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How-To Winter Concealed-Carry

How-To Winter Concealed-Carry

Based on the evidence in my part of the world, global warming is a myth. For years, old-timers here liked to say, “we have nine months of winter and three months of hard sledding.” But, that was back before our winters turned mean.

We northern-latitude types spend a lot of time bundled up. It’s very easy to conceal a handgun in the winter, but not always so easy to get it into action. Sure, you were blisteringly fast with your carry rig last summer. But, now that you have four extra layers of clothing, are you still as fast? Can you even get to the gun quickly enough? Have you considered the holster you wear when the weather is nice might be a very bad idea when it’s cold and you are bundled up? Maybe it’s time to look at all the options and make some adjustments to your winter carry.

In the Waistband—No Holster
Normally I would not even include this in the roundup. Except some gun-industry friends on the hunting side recently called me about their new carry guns. They had talked to some “expert” who told them a holster was a waste of money and they should just stick the pistols inside the waistband of their pants. My opinion is this is a mistake on so many levels, I can’t count high enough without taking my shoes off.

This kind of carry works occasionally with a 1911, but most others wind up falling down my pants. It’s embarrassing trying to retrieve the gun in public.

It’s not just me, either. I have a relative with a much different body type than mine who carries a gun every day as part of his job. He tells a very funny story about his Glock 23 falling down his pants while he was shopping at a crowded store. After that he always used a holster.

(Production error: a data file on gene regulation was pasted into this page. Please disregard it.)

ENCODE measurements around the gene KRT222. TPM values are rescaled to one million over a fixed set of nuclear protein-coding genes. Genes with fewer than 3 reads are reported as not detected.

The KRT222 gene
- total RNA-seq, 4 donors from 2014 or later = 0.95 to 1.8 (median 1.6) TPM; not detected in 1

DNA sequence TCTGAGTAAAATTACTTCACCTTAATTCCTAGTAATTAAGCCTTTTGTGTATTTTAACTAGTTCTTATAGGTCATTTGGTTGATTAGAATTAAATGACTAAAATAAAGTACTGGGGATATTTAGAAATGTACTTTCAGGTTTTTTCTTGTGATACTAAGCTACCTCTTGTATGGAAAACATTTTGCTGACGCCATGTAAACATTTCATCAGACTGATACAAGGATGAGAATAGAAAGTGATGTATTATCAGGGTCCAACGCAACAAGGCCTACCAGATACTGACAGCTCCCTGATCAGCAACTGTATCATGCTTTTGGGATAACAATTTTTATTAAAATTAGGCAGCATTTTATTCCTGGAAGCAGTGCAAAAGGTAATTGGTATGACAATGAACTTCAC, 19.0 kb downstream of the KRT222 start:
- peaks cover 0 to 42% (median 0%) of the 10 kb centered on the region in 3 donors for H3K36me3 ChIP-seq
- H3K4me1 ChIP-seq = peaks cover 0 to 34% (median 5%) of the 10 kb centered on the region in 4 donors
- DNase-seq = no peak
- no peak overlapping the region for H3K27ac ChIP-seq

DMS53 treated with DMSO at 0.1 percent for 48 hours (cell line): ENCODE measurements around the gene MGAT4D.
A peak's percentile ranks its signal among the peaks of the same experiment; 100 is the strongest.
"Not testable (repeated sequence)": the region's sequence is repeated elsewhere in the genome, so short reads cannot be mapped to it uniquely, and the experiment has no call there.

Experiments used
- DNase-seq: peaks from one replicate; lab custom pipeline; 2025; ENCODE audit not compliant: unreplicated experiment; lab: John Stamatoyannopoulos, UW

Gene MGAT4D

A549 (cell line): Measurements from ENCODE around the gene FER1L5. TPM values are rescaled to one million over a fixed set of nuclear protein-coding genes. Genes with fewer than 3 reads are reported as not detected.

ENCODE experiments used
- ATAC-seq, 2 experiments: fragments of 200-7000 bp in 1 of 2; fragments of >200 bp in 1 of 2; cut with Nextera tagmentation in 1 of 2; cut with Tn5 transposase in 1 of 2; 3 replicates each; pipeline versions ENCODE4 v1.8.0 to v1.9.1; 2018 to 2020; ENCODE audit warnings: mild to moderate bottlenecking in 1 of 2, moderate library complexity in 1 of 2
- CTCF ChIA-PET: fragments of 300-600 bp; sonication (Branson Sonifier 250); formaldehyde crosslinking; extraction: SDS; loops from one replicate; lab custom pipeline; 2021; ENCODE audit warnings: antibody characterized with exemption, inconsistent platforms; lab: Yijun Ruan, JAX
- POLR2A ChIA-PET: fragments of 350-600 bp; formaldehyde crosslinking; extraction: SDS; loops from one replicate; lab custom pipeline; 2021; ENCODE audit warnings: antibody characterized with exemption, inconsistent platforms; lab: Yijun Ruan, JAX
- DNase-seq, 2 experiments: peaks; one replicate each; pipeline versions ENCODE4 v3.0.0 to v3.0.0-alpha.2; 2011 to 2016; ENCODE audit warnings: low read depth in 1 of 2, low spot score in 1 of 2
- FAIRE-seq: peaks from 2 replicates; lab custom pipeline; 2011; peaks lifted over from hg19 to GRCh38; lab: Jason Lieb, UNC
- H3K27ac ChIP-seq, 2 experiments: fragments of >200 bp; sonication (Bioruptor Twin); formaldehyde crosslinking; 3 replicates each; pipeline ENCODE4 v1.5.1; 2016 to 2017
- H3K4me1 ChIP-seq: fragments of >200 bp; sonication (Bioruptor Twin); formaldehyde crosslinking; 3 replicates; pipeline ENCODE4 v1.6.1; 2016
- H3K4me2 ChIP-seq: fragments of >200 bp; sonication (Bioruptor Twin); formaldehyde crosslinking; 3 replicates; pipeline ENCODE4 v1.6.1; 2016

With winter clothing, problems are compounded because we tend to wear loose clothing in cold weather. Also, there is no retention, so the there is a reason they call them a “shoot-me-first vest.” It pretty much identifies you as carrying a gun, because outside of gun guys and photographers, few people wear them. If trouble shows up and you don’t have a Nikon around your neck, odds are you’re going to be the first target to catch a bullet.

The belt holster is still a good idea for winter carry, depending on what you wear to cover it. If the coat is unzipped, it can be swept back for a very fast draw. A short, waist-length parka that is zipped closed can be pulled up with the weak hand to allow access to the gun. Try to avoid the parkas with elastic, waist-hugging bottoms. The type of coat or parka that hangs loose at the bottom is a much better choice.

If you wear a long coat, such as an overcoat or a duster, you forfeit the option of pulling the coat up to expose the pistol. The only way to reach the gun is through the front, which means you must have the front unbuttoned so you can sweep the long coat back. That might look cool in the cowboy movies, but it’s not a smart approach. Besides, if it’s cold, you will button the coat shut, which blocks access to your handgun. There might not be time to unbutton it in an emergency situation.

In timed trials, a short coat could be pulled up by most experienced shooters to access a belt holster, draw and shoot in 2.5 to 3.5 seconds, depending on ability and type of holster. While retention holsters will add time to the draw, the added security is worth the half second.